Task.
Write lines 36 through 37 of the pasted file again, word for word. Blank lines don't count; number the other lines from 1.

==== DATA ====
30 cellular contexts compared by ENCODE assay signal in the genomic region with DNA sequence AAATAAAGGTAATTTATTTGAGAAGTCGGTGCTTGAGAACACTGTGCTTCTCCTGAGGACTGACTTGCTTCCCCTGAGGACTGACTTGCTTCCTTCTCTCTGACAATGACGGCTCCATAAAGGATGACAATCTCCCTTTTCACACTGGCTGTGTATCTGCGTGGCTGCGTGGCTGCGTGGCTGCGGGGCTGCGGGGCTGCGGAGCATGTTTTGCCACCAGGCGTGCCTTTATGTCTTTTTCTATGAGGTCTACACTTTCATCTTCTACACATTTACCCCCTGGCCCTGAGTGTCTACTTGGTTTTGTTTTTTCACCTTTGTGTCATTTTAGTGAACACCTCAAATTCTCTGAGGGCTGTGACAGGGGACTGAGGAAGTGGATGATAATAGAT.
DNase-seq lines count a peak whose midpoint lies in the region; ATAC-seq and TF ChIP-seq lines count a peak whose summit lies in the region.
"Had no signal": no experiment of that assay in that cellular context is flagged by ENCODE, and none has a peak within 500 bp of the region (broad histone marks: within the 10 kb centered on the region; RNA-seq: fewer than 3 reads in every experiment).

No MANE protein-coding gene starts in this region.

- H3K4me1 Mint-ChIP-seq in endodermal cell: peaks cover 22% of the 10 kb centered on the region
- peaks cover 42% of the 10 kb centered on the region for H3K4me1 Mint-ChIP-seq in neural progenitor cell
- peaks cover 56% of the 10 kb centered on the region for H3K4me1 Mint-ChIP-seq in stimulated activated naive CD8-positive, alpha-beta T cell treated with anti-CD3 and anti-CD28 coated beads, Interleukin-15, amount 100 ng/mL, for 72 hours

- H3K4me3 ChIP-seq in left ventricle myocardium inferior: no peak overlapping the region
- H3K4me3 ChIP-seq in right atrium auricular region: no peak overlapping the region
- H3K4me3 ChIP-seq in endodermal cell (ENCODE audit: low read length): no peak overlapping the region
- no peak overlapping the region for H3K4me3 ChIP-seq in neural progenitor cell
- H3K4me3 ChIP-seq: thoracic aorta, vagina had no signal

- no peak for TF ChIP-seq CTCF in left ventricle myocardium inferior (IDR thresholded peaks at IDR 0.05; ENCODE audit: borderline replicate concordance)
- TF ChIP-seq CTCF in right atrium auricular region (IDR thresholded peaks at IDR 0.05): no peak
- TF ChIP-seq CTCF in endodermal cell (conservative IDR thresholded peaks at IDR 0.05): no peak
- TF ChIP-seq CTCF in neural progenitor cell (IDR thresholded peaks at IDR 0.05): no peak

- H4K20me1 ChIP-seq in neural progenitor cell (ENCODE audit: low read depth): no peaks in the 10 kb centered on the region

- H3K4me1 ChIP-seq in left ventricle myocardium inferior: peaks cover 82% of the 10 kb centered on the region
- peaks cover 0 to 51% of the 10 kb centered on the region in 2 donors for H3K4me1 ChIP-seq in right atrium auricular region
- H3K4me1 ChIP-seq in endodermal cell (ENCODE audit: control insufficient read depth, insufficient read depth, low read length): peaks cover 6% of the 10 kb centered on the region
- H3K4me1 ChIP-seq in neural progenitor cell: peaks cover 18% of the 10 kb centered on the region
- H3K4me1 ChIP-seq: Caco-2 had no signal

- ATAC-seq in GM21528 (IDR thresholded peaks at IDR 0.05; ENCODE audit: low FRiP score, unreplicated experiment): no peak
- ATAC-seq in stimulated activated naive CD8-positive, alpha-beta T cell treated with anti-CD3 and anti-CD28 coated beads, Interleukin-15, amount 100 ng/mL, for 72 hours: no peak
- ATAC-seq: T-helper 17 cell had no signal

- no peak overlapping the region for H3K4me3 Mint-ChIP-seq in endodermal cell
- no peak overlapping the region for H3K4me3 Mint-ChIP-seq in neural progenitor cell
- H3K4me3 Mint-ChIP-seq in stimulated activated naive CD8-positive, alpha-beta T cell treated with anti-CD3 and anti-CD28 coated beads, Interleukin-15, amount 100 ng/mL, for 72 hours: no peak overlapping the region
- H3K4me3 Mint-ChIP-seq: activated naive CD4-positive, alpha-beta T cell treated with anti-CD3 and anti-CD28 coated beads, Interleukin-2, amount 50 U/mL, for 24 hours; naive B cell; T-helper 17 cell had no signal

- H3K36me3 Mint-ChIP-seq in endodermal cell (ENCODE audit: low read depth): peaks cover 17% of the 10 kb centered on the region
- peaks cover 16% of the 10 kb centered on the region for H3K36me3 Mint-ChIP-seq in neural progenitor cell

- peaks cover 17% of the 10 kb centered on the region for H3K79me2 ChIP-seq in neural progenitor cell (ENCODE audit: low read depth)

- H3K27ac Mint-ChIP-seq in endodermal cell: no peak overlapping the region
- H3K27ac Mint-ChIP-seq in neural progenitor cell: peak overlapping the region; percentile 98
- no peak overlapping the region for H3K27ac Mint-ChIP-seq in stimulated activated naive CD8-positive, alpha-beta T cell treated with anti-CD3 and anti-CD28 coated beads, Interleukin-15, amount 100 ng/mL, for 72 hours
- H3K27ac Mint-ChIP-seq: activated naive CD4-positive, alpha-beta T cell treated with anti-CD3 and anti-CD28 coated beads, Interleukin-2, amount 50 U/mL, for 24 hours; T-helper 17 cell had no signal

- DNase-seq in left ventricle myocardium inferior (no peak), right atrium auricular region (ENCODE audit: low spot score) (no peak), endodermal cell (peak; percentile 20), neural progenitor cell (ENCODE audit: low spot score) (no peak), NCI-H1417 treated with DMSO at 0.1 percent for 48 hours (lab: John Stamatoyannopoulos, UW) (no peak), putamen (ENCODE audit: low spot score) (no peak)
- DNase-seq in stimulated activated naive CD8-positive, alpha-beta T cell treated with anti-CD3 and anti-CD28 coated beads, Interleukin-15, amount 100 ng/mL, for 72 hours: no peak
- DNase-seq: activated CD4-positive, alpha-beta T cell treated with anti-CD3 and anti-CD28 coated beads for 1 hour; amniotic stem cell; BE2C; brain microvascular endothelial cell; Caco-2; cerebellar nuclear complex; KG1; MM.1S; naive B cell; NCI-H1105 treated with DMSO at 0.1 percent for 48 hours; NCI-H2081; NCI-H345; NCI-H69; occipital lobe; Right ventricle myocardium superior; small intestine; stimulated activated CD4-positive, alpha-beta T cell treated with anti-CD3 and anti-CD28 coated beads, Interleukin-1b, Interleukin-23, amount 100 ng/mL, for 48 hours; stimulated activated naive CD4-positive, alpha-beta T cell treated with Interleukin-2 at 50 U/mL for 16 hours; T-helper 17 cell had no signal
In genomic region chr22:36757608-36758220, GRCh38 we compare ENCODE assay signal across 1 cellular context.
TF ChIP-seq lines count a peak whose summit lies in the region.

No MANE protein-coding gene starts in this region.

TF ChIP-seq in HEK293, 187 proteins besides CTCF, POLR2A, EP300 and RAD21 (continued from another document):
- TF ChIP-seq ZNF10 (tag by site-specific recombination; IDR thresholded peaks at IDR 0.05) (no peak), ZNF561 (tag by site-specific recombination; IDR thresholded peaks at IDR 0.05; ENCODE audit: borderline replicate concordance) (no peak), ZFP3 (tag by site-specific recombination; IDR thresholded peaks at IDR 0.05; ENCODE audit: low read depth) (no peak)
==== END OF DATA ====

- H3K27ac Mint-ChIP-seq: activated naive CD4-positive, alpha-beta T cell treated with anti-CD3 and anti-CD28 coated beads, Interleukin-2, amount 50 U/mL, for 24 hours; T-helper 17 cell had no signal

- DNase-seq in left ventricle myocardium inferior (no peak), right atrium auricular region (ENCODE audit: low spot score) (no peak), endodermal cell (peak; percentile 20), neural progenitor cell (ENCODE audit: low spot score) (no peak), NCI-H1417 treated with DMSO at 0.1 percent for 48 hours (lab: John Stamatoyannopoulos, UW) (no peak), putamen (ENCODE audit: low spot score) (no peak)